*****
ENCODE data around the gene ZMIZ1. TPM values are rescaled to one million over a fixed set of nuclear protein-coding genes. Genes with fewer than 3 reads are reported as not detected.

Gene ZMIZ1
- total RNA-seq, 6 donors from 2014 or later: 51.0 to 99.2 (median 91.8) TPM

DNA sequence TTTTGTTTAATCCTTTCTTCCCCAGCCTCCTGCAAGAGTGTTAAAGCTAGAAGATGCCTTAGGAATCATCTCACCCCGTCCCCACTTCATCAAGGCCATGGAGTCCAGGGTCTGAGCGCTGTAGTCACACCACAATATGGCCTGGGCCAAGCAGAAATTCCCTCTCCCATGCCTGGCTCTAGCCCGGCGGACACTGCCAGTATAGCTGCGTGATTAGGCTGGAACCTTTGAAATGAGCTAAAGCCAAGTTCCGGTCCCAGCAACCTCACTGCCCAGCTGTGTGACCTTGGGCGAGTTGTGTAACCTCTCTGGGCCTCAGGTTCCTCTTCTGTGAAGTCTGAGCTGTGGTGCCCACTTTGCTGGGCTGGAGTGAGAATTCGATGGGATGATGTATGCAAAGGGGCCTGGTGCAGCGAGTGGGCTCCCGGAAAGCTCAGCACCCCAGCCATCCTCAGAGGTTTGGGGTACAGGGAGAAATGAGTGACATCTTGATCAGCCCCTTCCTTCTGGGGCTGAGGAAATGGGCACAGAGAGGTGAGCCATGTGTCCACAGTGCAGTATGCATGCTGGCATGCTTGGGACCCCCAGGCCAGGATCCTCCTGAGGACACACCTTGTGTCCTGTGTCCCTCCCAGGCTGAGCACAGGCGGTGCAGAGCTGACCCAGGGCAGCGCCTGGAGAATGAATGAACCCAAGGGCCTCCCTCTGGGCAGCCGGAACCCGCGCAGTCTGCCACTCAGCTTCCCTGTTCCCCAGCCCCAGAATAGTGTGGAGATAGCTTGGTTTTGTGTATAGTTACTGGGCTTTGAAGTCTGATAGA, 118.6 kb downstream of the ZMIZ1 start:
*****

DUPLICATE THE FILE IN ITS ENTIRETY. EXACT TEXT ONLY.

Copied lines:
ENCODE data around the gene ZMIZ1. TPM values are rescaled to one million over a fixed set of nuclear protein-coding genes. Genes with fewer than 3 reads are reported as not detected.

Gene ZMIZ1
- total RNA-seq, 6 donors from 2014 or later: 51.0 to 99.2 (median 91.8) TPM

DNA sequence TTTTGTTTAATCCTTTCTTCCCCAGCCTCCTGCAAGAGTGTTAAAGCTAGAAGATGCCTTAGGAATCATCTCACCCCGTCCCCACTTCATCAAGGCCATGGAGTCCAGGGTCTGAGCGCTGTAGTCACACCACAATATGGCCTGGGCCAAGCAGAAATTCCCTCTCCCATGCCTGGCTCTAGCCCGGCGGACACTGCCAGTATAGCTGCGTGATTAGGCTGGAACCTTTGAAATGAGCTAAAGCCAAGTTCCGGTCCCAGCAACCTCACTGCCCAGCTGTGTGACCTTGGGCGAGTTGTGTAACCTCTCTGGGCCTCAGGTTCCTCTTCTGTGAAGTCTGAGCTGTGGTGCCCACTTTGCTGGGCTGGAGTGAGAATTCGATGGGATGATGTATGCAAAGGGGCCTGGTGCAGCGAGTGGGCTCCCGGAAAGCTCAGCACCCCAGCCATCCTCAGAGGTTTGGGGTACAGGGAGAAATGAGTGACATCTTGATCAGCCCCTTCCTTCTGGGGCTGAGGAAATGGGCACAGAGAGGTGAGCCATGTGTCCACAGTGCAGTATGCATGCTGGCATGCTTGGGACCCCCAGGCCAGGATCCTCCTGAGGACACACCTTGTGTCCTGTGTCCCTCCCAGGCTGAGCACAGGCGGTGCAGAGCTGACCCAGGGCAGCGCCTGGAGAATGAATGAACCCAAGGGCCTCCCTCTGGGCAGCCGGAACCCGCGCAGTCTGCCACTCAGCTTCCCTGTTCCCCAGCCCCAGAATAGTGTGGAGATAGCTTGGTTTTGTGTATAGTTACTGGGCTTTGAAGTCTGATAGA, 118.6 kb downstream of the ZMIZ1 start: